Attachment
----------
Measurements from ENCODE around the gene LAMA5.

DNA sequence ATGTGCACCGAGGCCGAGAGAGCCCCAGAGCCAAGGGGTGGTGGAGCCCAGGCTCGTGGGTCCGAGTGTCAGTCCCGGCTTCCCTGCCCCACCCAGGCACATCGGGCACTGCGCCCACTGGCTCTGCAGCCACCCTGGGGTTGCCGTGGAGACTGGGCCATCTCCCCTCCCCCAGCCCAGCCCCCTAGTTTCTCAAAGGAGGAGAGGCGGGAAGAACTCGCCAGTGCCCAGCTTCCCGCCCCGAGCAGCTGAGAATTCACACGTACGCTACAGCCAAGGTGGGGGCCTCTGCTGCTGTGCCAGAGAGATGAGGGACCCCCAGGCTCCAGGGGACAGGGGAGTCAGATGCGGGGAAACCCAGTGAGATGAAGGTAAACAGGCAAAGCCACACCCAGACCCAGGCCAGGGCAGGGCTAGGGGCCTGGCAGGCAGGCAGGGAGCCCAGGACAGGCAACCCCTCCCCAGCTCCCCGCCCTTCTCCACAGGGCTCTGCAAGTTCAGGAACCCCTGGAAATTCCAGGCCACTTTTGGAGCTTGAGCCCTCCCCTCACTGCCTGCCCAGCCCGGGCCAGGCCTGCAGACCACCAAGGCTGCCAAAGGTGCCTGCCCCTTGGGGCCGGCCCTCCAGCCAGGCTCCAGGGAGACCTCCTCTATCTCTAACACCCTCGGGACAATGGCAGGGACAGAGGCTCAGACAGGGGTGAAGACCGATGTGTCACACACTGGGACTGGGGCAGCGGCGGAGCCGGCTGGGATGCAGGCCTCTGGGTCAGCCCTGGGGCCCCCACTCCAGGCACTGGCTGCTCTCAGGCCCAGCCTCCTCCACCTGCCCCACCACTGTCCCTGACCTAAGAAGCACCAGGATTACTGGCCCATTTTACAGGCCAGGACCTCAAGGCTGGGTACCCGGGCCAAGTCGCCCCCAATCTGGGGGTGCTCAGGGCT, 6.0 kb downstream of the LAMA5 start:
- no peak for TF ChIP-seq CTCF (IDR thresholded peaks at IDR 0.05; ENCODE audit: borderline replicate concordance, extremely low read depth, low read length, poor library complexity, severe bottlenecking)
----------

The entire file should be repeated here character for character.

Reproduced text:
Measurements from ENCODE around the gene LAMA5.

DNA sequence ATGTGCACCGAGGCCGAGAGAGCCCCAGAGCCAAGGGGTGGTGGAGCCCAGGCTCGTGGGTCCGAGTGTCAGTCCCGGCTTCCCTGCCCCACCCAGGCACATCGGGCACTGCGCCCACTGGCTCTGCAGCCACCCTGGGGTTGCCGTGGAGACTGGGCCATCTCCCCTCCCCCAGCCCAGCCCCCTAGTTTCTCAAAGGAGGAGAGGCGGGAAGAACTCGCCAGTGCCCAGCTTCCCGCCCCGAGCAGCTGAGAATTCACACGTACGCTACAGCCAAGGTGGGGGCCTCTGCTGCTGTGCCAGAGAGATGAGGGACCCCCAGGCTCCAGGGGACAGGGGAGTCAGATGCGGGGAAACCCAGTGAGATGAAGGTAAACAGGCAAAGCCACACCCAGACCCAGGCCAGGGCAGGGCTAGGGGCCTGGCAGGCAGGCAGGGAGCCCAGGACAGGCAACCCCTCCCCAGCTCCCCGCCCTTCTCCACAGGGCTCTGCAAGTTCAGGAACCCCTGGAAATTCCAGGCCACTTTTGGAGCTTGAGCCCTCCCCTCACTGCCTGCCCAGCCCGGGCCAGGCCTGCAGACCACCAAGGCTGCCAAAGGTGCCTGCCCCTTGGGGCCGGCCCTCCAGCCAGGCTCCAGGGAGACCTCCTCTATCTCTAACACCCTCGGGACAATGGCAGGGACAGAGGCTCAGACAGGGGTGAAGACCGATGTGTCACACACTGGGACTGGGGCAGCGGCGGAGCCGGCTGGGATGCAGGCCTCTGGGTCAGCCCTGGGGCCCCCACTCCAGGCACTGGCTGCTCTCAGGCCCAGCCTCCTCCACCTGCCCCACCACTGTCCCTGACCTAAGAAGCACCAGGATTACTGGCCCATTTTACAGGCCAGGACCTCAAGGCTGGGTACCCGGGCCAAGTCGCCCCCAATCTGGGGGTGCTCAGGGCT, 6.0 kb downstream of the LAMA5 start:
- no peak for TF ChIP-seq CTCF (IDR thresholded peaks at IDR 0.05; ENCODE audit: borderline replicate concordance, extremely low read depth, low read length, poor library complexity, severe bottlenecking)